MICHEL MARTIN, BYLINE: So you were already there on October 7, correct?

ADI: Yes, I was already there.

MARTIN: So Boaz, here you are, four girls and you. You know, on the one hand, I can see where it's a comfort. On the other hand, I can see where it's frightening because now you have four people to worry about.

BOAZ: Yeah, that's true. I have more than four to be worried about. I have 9 million people in Israel to be worried about because we are under a constant threat. However, yes, being here feels so much better doing something for protecting the country and the nation, rather than just sitting at home and being sick, worried and do nothing.

MARTIN: And what was it like reenlisting at this stage of your life?

BOAZ: I was very determined that I'm rushing straight to the headquarters of the Israeli air force, where I belonged for so long, but it was, like, 13 years ago. And when I came in, the very young soldier at the reception looked at me and said, hey, Granda (ph), what are you doing here? We do not even have your photo in the system. You are so old.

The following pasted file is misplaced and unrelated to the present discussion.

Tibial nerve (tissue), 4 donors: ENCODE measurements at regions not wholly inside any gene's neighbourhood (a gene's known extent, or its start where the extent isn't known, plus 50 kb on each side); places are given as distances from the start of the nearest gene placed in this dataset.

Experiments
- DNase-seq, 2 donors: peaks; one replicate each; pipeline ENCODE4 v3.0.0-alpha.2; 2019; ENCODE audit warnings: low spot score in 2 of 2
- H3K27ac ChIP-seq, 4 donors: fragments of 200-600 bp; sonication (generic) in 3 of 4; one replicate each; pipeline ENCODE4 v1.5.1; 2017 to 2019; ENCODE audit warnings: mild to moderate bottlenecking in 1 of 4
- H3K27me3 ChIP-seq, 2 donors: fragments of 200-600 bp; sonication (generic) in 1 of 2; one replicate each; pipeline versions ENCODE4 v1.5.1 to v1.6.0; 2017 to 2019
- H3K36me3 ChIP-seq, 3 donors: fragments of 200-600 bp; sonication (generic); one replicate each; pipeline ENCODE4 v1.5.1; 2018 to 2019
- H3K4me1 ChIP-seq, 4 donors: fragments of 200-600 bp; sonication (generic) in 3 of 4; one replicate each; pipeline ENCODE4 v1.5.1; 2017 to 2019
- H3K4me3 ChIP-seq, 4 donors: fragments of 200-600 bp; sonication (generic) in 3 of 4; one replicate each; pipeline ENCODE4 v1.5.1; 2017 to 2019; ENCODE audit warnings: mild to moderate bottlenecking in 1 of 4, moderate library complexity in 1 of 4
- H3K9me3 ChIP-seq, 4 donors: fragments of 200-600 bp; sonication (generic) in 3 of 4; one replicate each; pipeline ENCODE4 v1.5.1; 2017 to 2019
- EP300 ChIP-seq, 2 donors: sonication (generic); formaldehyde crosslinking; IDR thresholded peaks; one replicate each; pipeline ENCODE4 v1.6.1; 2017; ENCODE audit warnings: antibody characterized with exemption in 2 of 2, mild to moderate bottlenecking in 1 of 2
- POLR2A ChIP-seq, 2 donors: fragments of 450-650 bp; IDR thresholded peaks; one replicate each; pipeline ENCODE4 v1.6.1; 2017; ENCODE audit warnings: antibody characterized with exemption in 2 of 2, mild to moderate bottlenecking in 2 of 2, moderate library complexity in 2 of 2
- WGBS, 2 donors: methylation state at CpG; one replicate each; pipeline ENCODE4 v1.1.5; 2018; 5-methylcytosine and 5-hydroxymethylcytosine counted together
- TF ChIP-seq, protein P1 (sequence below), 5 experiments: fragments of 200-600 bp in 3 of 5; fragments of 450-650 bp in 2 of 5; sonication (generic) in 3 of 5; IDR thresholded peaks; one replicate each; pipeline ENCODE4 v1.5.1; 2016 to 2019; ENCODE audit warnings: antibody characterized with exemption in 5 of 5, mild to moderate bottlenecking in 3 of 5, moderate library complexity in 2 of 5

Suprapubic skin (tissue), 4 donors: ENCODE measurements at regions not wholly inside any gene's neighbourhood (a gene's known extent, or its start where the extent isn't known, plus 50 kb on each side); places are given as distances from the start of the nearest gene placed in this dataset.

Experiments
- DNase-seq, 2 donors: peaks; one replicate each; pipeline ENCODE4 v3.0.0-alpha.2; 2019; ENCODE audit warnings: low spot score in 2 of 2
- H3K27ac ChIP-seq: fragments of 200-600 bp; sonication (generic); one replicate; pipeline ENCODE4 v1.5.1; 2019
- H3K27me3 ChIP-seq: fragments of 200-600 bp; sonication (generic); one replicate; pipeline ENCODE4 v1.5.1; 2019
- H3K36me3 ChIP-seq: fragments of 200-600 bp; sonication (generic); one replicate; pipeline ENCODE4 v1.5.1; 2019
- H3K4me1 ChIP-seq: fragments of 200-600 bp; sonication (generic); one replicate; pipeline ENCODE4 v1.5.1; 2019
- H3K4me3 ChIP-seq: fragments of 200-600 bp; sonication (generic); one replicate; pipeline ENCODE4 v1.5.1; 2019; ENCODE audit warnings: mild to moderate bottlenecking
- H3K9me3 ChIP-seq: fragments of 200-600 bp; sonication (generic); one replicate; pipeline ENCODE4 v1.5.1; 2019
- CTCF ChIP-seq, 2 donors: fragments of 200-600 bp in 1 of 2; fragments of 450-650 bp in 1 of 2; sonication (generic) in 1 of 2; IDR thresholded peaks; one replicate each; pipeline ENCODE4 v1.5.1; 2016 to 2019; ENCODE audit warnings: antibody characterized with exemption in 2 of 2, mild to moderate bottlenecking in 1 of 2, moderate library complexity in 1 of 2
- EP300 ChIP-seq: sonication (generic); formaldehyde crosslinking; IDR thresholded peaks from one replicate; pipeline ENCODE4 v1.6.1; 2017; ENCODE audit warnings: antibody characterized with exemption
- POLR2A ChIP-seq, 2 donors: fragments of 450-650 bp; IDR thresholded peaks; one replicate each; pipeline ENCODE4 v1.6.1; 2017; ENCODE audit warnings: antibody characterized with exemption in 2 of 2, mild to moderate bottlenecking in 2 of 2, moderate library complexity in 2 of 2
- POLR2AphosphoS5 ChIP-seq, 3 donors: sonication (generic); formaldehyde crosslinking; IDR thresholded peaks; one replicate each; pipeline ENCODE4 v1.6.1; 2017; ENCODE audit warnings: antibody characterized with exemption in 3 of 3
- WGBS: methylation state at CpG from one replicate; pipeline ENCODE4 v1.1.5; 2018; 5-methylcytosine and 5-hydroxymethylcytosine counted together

(LAUGHTER)

BOAZ: And I laughed and said, OK, kid, please sign me up.

MARTIN: So Adi, what's it like for you? On the one hand, it's a relief having everybody there - on the other hand, a little nerve-wracking.

ADI: My service is to sing for people, whether that be people in hospitals or people who lived in the south of Israel who had to be evacuated or for soldiers to boost their morale. So in those moments, you feel hopeful, and you feel united. On the other hand, when you go home and you go to sleep, you can't help but replay everything that you've seen and everything that you've heard. So I'm lucky that my family is here with me. And there are many people who, unfortunately, their lives have been changed forever because of what's happened.

MARTIN: In the U.S., there's been a lot of focus on how much destruction Gaza is experiencing to this point because of the airstrikes, and I just wondered if you have thought about that.